Durham Pride 2017 Through the Eyes of a Volunteer
Red for life.
Orange for healing.
Yellow for sunlight.
Green for nature.
Blue for harmony.
Violet for the human spirit.
In spite of its dark roots in the prosecution of the lesbian, gay, bisexual and transgender community and the June Stonewall riots in New York City, today Pride festivals are known to be colourful, opulent affairs. As a celebration of LGBT culture and pride, they showcase the most flamboyant fashion, the most toned torsos, the most dazzling personas and an abundance of dramatic festivities.
Durham Pride, although not one of the major Pride events in the UK, takes place in one of the most idyllic spots in England and lacks none of the voluptuous beauty and glamour associated with these events. The parade took place on the 29th of May as we ushered in summer through a sheet of rain and grey skies. Rainbow flags, human unicorns and vivid silhouettes on stilts reflected against the imposing backdrop of Durham Cathedral. Thousands gathered for the parade, which filed down from the cathedral through the historic streets of the university town to The Sands, an open field next to the River Wear.
In between the feathers, the ruffles, the rippling muscles and pops of colour, were a handful of volunteers marshalling the parade with donation buckets and cheery voices. We were an odd assortment, united and recognisable only by our purple waistcoats. We were by far the least glamorous of all. Some of us were seasoned Pride-goers and regular volunteers, others first-timers (like myself). Our main function was to help fundraising during the day by wandering around the grounds with donation buckets, handing out bracelets to those who donated. We were told that without these donations Durham Pride UK would struggle to put on such spectacular free events.
The first reaction I got when I told family and friends that I would be volunteering at Durham Pride 2017 was one of puzzlement followed by a sarcastic, “Have you decided to come out?”. That I would spend a bank holiday at a festival initiated in support of the LGBT community, a community to whom I did not belong, seemed unfathomable to those closest to me.
But as a volunteer it became apparent that Pride stretches far beyond alternative sexuality and gender identification and all of us can learn from the values the community stands for. Shortly before the event, and in light of the recent attacks in Manchester, Mel Metcalf, the chair of the executive board, sent out a message reiterating that it was now more than ever important to “come together, channelling our unbreakable Northern Spirit, to show that love conquers hate”. So while Durham Pride’s main objective is to raise awareness and educate the public about the issues and difficulties affecting the lives of LGBT, the actual annual Pride celebration is not only reserved for those who identify with the community.
Meaning beyond Pride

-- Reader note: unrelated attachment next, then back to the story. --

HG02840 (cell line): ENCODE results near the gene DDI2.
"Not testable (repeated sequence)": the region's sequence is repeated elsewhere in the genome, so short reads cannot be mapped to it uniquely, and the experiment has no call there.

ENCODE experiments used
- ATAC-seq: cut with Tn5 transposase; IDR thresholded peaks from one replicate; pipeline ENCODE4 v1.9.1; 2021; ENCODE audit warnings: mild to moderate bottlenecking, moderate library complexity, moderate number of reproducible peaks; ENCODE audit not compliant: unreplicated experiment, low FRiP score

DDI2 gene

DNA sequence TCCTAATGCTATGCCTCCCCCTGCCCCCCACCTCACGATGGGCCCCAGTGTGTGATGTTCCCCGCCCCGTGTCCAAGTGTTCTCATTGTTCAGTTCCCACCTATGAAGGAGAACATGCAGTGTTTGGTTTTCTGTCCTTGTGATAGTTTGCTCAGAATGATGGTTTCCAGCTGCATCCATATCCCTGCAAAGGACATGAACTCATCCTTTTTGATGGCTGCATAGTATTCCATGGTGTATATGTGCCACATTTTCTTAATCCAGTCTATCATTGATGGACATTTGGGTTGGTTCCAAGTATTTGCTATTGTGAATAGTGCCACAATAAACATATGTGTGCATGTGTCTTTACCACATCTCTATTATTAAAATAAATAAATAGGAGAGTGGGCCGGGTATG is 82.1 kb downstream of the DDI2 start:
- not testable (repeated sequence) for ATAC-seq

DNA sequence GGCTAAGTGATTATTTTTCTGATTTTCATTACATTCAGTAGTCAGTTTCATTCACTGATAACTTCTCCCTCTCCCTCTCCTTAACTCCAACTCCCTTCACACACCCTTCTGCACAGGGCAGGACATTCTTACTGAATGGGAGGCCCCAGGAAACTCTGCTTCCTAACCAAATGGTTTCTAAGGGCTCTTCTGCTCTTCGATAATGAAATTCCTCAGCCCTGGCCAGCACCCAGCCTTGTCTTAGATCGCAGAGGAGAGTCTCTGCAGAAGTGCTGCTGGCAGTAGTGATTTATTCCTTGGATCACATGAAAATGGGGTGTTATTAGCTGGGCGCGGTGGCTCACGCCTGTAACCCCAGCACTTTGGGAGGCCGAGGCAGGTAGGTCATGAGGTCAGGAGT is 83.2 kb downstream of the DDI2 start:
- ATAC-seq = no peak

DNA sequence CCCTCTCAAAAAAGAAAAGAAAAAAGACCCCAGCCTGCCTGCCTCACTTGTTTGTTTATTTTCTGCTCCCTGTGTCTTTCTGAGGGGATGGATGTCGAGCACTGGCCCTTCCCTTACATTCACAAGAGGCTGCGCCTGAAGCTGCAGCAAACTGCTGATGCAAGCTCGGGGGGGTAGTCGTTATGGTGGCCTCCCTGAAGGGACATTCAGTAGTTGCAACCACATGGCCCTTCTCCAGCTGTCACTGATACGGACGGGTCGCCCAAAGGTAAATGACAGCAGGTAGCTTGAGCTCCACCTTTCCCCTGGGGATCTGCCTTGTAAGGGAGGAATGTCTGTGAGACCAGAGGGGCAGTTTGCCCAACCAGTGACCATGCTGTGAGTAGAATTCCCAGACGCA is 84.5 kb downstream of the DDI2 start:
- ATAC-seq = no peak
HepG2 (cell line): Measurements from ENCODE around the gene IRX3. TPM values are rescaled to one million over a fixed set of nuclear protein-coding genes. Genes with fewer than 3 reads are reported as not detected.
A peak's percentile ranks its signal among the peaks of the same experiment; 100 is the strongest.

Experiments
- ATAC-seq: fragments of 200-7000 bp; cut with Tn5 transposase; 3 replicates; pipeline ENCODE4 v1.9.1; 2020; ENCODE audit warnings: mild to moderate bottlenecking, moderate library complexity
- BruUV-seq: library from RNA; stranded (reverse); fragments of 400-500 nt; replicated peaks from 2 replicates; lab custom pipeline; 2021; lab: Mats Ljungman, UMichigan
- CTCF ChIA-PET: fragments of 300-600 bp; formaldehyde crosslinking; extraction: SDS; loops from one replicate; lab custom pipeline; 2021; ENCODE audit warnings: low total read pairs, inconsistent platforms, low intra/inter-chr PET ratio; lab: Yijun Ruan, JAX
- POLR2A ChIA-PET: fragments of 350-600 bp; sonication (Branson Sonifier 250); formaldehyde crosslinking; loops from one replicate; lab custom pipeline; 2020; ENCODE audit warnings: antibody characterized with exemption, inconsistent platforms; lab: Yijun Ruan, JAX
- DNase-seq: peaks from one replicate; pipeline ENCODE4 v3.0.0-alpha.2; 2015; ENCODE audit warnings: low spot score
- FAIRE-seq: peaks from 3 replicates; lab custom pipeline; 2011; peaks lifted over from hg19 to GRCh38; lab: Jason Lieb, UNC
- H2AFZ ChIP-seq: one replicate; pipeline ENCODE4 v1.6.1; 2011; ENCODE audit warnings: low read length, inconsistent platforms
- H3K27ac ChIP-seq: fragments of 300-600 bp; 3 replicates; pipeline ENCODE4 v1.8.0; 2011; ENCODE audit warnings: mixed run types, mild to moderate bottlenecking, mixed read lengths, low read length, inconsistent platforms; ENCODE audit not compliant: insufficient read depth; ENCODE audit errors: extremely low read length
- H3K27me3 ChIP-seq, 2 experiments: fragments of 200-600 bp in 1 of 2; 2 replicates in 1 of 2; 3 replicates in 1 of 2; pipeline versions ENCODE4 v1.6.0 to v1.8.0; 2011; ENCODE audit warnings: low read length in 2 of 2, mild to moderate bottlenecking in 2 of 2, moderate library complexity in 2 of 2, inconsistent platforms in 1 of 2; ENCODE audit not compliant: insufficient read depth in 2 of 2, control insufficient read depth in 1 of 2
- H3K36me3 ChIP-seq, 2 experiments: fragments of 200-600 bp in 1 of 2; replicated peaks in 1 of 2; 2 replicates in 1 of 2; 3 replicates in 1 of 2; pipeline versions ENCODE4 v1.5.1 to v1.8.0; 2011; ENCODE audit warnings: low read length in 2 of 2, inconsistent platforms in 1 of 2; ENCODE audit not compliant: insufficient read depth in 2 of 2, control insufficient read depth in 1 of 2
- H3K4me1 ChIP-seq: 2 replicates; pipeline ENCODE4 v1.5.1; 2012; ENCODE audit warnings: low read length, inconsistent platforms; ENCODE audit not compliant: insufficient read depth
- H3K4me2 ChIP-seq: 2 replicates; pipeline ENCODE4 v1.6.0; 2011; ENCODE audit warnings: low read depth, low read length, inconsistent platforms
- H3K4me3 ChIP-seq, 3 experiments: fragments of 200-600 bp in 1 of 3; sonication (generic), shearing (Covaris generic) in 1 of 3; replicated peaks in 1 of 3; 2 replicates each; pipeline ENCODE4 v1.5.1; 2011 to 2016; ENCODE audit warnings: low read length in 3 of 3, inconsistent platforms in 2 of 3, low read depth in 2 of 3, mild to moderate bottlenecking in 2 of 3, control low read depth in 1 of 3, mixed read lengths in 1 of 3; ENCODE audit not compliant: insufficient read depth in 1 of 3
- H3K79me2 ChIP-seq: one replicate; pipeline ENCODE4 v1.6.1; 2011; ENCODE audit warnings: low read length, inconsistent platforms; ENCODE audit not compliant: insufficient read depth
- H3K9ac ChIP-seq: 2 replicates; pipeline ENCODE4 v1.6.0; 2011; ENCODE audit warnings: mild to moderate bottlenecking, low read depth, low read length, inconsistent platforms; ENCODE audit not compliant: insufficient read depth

The most poignant reason for my volunteering became apparent at the end of that rainy Monday. It ties in with the country of my birth and the surge in terror attacks and political debates about nationalism and immigration. I was reminded of an interview on BBC Radio 2 with actress and director, Dame Janet Suzman, who mentioned that South Africans were explicitly and sometimes brutally made aware of diversity from the day they were born. Suzman went on to explain how that visual recognition of difference, which was enforced by apartheid during her youth in Johannesburg, was a normal and daily enforced part of her existence. Laws of racial separation have been abolished since 1994, and we have been labelled the ‘rainbow’ nation since then, yet daily life in South Africa is still a continual reminder of a seemingly endless divide between racially and culturally different communities.
What I realised while walking around The Sands, spotting security and police roaming the grounds with rainbow-coloured wrist bands on their weapons, was that terrorism had taken the place of separation laws across the world to remind us and enforce a barrier between ‘us’ and ‘them’ in terms of religion, ethnicity and culture. The presence of the police, as lightened as it was by the myriad splashes of colour, was a reminder of a ever-present threat and the sense of being targeted not because of crimes committed but simply because of the fact that you were born the way you were and happened to be in the place where you were in.
Durham Pride UK is managed by a small executive board of volunteers, who assists the LGBT community and runs events that aim to promote inclusivity, love and acceptance in the Country Durham. Their annual Pride celebration helps them to continue their invaluable support in the area. Being part of this cause for a day was — as another volunteer put it — an amazing experience to be repeated again. While at face value it concerns helping the LGBT community, its real meaning stretches far beyond that, to include the need to stand up against hatred and intolerance and a need to emit light, however meagre, to break through the grim grey spectrum these sentiments cast over harmonious living in our society.